Study Background

It turned out that his company was in the real estate development industry with strong ties to federal, provincial and municipal governments.

The organization had recently been created through a merger of several other smaller firms. Consequently, the company has experienced a significant growth in the number and size of their projects (the largest ones hovering at around $500 million). At the time, a typical company project portfolio consisted of approximately fifty ongoing projects, twenty of which were “cross-departmental” (i.e. required the involvement of five to ten or more different departments).

As a result of the above-mentioned events the company started experiencing problems in the areas of resource planning, resource allocation and project management. For example, while the employees of the company were complaining that they were too busy to fulfill all of their project and functional duties, the senior management was concerned that a lot of projects were late and the quality of final product was subpar. Furthermore, there were certain issues with proper planning of the projects, adequate project control and performance reporting. Many of the company’s flagship megaprojects were over budget by almost 50% and some of them were close to a year late.

The bottom line expressed by one of the executives was:

“There is something horribly wrong with our projects . . . we are not entirely sure what it is and where to start since there seem to be too many problems.”

Study Methodology

I suggested that we start by interviewing the cross-section of organization’s employees starting all the way at the top of the company (i.e. C-level executives) down to department heads, project specialists (the company did not have any designated project managers) and even some outsiders, including customers and suppliers.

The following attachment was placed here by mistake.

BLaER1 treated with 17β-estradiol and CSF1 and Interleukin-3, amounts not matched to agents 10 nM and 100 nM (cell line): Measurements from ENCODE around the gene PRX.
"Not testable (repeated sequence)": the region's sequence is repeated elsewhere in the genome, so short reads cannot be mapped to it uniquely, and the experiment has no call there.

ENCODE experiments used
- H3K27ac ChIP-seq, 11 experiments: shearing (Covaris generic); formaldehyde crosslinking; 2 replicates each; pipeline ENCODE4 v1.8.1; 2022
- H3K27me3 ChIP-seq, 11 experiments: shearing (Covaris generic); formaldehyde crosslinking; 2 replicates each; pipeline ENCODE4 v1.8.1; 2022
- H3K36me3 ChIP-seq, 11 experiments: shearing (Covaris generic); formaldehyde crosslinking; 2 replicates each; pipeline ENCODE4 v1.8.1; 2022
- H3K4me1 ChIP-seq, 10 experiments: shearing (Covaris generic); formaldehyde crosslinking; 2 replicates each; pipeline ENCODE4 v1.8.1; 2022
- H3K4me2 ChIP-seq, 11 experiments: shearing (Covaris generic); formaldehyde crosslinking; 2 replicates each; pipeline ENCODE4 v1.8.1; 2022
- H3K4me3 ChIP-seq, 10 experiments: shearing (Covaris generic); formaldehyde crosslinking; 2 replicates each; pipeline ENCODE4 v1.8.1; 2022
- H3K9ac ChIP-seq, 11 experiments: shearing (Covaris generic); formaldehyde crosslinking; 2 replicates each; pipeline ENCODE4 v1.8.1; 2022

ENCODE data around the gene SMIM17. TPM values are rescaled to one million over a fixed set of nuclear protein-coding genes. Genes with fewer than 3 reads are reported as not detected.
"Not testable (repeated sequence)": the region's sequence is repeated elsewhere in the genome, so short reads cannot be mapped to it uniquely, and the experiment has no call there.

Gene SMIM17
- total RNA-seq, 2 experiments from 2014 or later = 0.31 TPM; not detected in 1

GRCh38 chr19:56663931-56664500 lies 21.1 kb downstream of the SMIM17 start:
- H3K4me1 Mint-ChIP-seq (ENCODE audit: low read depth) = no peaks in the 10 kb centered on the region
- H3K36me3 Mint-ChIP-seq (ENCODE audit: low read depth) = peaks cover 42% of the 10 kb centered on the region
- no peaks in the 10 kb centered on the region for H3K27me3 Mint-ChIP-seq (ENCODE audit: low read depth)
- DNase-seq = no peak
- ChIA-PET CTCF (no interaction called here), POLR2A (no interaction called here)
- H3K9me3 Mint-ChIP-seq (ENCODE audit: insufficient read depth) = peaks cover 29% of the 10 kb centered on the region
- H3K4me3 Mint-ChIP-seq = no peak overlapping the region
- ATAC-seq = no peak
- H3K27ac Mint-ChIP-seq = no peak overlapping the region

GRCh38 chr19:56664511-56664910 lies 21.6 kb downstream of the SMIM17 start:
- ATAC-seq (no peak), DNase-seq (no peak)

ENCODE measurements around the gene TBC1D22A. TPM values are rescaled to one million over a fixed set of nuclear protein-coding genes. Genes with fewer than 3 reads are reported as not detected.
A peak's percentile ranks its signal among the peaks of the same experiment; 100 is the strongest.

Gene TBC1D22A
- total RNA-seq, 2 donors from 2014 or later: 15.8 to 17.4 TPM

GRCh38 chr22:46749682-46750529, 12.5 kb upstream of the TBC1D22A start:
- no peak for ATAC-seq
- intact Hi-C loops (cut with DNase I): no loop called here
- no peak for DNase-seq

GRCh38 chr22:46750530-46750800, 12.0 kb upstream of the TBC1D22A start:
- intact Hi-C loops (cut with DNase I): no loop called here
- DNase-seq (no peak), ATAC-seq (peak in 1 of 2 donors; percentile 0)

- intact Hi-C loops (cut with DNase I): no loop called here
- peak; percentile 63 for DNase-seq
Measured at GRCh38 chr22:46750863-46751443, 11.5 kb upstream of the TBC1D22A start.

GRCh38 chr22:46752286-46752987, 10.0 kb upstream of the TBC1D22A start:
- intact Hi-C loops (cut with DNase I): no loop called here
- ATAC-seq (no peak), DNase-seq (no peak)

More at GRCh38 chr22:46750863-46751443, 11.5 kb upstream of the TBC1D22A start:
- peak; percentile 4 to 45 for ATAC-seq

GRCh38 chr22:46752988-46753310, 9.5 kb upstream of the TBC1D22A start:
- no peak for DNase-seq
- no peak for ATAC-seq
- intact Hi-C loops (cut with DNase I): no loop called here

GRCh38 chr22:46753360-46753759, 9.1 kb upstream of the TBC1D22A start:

The idea behind this suggestion was that it would be more appropriate to collect and understand people’s issues with projects and propose solutions that address these problems directly rather than come up with an “off-the-shelf”, best-practices solution. Also we believed that there is a better chance of people accepting our solutions if you can map them directly to problems mentioned by the employees. We also concluded that an informal approach to information gathering would be more appropriate for this exercise. As a result, all of the data presented in this article was collected mainly through one-on-one interviews.

Thinktank Consulting did not initially impose any standardized questions on the interviewees, but after a certain number of meetings several key issues started emerging repeatedly and therefore the rest of participants were asked to provide their opinions on these issues.

In total, thirteen department heads, seven executives, six project leads and four external people – both customers and subcontractors – were interviewed.